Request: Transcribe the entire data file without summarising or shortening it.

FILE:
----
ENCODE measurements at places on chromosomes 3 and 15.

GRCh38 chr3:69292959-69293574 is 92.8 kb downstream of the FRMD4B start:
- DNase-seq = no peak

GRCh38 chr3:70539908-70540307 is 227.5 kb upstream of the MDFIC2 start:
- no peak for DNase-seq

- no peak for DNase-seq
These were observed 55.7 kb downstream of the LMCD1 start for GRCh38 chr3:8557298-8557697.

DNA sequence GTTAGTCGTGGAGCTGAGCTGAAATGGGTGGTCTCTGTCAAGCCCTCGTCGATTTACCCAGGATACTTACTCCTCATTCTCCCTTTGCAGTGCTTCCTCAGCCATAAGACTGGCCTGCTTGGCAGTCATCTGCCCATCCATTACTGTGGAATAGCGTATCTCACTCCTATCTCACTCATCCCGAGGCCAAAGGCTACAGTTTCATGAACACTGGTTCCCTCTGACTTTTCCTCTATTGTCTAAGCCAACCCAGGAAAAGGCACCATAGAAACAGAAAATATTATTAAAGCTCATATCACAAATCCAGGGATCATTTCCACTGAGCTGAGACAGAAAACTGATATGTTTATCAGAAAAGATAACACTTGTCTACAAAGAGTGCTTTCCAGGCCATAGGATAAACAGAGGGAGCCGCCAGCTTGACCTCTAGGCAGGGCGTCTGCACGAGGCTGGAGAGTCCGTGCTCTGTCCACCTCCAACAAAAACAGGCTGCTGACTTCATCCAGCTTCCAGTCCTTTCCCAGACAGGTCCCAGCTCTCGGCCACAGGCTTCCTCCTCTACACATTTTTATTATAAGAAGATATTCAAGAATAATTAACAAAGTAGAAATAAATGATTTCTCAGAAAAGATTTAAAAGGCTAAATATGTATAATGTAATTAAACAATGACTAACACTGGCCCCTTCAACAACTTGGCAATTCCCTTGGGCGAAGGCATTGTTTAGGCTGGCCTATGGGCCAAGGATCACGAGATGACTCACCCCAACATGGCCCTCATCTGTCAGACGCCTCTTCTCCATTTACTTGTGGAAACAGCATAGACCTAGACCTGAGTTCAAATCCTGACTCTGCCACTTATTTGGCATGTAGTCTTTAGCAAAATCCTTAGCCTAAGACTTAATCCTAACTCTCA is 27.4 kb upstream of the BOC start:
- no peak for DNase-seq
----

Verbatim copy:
ENCODE measurements at places on chromosomes 3 and 15.

GRCh38 chr3:69292959-69293574 is 92.8 kb downstream of the FRMD4B start:
- DNase-seq = no peak

GRCh38 chr3:70539908-70540307 is 227.5 kb upstream of the MDFIC2 start:
- no peak for DNase-seq

- no peak for DNase-seq
These were observed 55.7 kb downstream of the LMCD1 start for GRCh38 chr3:8557298-8557697.

DNA sequence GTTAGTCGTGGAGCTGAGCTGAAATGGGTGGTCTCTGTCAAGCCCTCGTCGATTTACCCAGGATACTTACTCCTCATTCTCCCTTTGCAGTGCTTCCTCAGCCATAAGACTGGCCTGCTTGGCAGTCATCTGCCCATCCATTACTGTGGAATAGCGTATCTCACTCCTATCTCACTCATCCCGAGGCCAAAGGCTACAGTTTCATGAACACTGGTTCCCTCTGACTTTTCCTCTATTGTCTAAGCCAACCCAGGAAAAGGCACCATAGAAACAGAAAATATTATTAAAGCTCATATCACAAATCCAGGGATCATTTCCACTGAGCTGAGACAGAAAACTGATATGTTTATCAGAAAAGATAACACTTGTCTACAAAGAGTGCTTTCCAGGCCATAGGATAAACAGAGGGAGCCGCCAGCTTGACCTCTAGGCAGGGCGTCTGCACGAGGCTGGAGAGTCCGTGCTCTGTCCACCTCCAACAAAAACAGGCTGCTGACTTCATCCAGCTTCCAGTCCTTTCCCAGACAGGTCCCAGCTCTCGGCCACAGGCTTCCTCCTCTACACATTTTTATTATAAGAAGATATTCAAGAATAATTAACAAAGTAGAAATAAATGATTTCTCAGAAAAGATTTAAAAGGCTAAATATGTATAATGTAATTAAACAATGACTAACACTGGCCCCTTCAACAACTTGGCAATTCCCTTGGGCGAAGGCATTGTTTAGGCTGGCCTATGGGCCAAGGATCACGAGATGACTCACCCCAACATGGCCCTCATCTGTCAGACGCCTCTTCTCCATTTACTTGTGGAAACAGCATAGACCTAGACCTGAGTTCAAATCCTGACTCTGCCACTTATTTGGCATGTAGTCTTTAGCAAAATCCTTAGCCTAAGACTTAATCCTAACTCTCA is 27.4 kb upstream of the BOC start:
- no peak for DNase-seq